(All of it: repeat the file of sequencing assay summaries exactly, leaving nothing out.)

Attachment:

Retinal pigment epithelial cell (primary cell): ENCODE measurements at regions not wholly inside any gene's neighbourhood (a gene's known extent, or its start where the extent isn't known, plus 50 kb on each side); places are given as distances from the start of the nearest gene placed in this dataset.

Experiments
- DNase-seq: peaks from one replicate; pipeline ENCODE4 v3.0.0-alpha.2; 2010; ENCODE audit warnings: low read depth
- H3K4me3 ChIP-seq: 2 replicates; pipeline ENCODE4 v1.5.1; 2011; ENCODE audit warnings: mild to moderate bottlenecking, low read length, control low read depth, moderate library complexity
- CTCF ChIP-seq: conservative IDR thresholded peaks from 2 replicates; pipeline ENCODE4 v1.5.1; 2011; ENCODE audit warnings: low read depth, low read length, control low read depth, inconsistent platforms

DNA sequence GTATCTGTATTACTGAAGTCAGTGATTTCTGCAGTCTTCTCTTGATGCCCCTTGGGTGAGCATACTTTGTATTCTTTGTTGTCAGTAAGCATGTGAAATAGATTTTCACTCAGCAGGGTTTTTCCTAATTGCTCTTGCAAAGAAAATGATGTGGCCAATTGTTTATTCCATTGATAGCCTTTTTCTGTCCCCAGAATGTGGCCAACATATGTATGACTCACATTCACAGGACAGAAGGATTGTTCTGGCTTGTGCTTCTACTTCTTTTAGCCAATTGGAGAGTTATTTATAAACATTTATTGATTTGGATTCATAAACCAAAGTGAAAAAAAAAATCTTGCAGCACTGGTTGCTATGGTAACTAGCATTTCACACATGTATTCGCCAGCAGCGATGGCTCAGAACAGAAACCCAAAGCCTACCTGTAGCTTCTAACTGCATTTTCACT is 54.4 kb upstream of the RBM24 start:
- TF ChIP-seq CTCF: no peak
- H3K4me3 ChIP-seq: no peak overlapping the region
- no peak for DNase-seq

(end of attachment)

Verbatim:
Retinal pigment epithelial cell (primary cell): ENCODE measurements at regions not wholly inside any gene's neighbourhood (a gene's known extent, or its start where the extent isn't known, plus 50 kb on each side); places are given as distances from the start of the nearest gene placed in this dataset.

Experiments
- DNase-seq: peaks from one replicate; pipeline ENCODE4 v3.0.0-alpha.2; 2010; ENCODE audit warnings: low read depth
- H3K4me3 ChIP-seq: 2 replicates; pipeline ENCODE4 v1.5.1; 2011; ENCODE audit warnings: mild to moderate bottlenecking, low read length, control low read depth, moderate library complexity
- CTCF ChIP-seq: conservative IDR thresholded peaks from 2 replicates; pipeline ENCODE4 v1.5.1; 2011; ENCODE audit warnings: low read depth, low read length, control low read depth, inconsistent platforms

DNA sequence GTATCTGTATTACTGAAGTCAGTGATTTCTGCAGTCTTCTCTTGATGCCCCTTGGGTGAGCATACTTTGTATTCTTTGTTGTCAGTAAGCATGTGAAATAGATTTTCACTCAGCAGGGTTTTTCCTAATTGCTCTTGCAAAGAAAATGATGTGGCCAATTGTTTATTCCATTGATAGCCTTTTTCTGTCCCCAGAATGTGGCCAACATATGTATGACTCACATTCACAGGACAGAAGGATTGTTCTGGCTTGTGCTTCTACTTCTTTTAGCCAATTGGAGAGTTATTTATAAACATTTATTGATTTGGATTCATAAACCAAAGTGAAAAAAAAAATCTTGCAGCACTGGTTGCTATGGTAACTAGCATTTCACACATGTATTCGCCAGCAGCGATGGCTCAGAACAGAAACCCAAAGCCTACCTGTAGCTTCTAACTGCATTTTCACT is 54.4 kb upstream of the RBM24 start:
- TF ChIP-seq CTCF: no peak
- H3K4me3 ChIP-seq: no peak overlapping the region
- no peak for DNase-seq